I was just reading Rabbi Jonathan Sacks’ thoughts on the weekly Torah portion, where he suggests that based on the wisdom of Abraham, the number one attribute when looking for a significant other is civility (known in Hebrew as Chesed). I interpret this as meaning an act of service.

To me, service is being kind, reaching out our hand, lending an ear, or performing a charitable act without the expectation of anything in return.

Rabbi Sacks shares the story of Stephen Carter, a black professor who spoke of an act of civility that changed the course of his life. As a child, Stephen moved into an entirely white neighborhood of Washington DC and assumed when he arrived that the white neighbors would be mean, nasty, and unaccepting to him. Instead, a woman who was his neighbor named Sara Kestenbaum greeted him with a smile, welcomed him and his family to the neighborhood, and brought them snacks. This act of service changed the course of this man’s life and of so many others by extension. I’m positive if you asked Sara if she did anything special, she would say no, she was just being of service.

I’m reminded of a story my brother-in-law shared with me about the former editor-in-chief of the Detroit Free Press. When his mother immigrated to the United States, she was a housekeeper for a Jewish family. This family lived in a large home in the center of the Jewish community, and the man of the house was the president of the local synagogue. The family went away the week before Christmas and planned to return on Christmas day, and the editor’s mother decided to show her gratitude to the family and went out and bought a huge tree and decorated the outside of the house.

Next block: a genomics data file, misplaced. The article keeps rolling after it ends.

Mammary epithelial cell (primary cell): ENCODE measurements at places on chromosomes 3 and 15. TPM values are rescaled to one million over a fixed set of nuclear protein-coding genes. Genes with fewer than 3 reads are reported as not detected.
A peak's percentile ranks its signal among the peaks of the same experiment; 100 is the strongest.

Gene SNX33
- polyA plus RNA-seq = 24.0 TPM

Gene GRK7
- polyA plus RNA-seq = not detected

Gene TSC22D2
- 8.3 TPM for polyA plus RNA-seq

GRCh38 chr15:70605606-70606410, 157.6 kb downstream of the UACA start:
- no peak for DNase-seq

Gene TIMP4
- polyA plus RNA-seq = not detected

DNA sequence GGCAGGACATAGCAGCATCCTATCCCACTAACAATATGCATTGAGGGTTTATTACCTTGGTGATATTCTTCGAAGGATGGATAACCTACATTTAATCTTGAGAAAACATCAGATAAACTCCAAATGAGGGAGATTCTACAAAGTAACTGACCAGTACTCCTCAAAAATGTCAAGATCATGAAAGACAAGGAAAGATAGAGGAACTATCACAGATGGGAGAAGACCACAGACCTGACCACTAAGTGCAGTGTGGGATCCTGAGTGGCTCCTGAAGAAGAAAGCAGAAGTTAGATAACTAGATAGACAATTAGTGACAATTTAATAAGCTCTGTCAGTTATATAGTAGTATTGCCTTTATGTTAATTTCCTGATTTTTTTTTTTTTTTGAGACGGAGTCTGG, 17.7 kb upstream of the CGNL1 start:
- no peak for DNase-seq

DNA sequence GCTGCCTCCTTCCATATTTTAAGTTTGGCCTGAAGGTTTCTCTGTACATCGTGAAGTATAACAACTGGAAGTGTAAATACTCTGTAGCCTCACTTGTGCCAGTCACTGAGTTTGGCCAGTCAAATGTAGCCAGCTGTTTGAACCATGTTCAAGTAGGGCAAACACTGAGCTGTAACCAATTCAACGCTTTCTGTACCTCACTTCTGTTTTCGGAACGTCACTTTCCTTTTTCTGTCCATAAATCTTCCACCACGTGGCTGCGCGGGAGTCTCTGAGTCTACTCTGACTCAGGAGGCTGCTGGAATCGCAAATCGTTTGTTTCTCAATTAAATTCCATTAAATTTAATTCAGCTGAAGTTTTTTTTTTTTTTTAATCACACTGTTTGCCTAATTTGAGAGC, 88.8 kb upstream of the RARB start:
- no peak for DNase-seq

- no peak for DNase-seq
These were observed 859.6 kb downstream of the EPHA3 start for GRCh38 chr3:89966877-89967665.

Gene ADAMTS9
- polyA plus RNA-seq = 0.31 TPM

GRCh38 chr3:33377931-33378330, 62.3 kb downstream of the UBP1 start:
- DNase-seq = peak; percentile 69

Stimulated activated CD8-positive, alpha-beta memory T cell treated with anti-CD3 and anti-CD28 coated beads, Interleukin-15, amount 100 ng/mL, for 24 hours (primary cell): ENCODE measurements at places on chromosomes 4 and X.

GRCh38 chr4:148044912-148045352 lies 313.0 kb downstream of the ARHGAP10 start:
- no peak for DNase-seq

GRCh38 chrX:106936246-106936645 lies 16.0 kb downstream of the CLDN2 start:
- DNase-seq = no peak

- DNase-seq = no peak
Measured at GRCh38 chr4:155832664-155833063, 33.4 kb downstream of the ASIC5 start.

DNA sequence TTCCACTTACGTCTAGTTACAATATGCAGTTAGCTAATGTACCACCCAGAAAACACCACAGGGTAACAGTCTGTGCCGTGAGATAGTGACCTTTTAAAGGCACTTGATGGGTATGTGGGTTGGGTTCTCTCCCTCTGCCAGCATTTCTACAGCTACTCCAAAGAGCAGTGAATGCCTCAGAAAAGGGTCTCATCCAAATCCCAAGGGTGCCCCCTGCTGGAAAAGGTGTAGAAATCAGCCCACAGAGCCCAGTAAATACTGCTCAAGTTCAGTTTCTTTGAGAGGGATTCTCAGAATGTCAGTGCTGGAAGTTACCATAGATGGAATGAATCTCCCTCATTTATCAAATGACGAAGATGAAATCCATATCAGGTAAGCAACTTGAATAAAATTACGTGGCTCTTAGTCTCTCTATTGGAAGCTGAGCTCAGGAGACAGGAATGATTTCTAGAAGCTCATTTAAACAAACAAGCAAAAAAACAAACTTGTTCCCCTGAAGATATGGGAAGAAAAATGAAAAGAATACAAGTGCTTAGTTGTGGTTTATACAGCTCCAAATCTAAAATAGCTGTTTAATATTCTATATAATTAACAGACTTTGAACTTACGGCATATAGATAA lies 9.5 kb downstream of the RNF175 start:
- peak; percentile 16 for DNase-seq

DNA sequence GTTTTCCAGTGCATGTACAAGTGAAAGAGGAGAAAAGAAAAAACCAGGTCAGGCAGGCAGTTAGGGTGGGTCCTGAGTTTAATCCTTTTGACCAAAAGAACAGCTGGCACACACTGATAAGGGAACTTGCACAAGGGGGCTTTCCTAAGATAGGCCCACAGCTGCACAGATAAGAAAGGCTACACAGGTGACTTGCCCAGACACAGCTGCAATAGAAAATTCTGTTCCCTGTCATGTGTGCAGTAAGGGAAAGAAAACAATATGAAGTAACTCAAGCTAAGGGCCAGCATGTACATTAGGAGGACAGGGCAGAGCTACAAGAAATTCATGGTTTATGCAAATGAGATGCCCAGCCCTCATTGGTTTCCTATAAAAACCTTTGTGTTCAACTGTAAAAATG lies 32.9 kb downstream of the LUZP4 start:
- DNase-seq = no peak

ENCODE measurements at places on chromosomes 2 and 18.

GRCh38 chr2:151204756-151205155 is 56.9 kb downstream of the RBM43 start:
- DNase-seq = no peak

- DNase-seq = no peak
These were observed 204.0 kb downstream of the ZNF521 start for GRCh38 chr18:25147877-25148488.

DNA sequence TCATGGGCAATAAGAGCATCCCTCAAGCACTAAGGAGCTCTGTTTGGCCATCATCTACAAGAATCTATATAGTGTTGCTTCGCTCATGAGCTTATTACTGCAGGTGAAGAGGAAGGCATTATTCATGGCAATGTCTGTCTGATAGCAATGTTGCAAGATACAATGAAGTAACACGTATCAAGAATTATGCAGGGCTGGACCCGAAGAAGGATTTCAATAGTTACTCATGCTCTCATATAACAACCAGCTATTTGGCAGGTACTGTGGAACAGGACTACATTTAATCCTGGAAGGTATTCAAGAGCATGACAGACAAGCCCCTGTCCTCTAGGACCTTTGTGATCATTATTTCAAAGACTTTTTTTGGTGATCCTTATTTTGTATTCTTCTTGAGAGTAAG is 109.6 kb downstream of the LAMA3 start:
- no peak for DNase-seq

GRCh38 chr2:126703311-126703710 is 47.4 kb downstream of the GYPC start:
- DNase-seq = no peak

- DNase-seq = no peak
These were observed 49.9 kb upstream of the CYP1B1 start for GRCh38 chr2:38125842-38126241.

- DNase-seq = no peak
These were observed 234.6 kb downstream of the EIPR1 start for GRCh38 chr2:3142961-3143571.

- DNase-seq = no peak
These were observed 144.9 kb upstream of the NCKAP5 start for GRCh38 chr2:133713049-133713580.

When the family came back, we can only imagine how horrified they were to see the Christmas decorations, and how fearful they were of what their neighbors would say. Yet, instead of yell at or rebuke the housekeeper, the owner of the house sat her down and gave her a $100 bonus (a huge sum in the 1950s), thanked her profusely for the beautiful gift, and then kindly explained that his religion didn’t observe Christmas and that together they could take down the tree and decorations. Because of this act of kindness, her son (who grew up to be the editor-in-chief of the Detroit Free Press) became a great friend of the Jewish people.

Simple acts of kindness are invaluable. When someone asks how I am doing and actually means it, and they take the time to hear my response, it truly means the world to me.

What simple acts of kindness move you? Additionally, what does service–or civility– mean to you?

This week, let’s be mindful of how our actions affect others. Let’s be kind, loving, caring, and welcoming to all– you not only can change a life, you can change the course of nature, itself.

Accountability, Community, Unconditional Love


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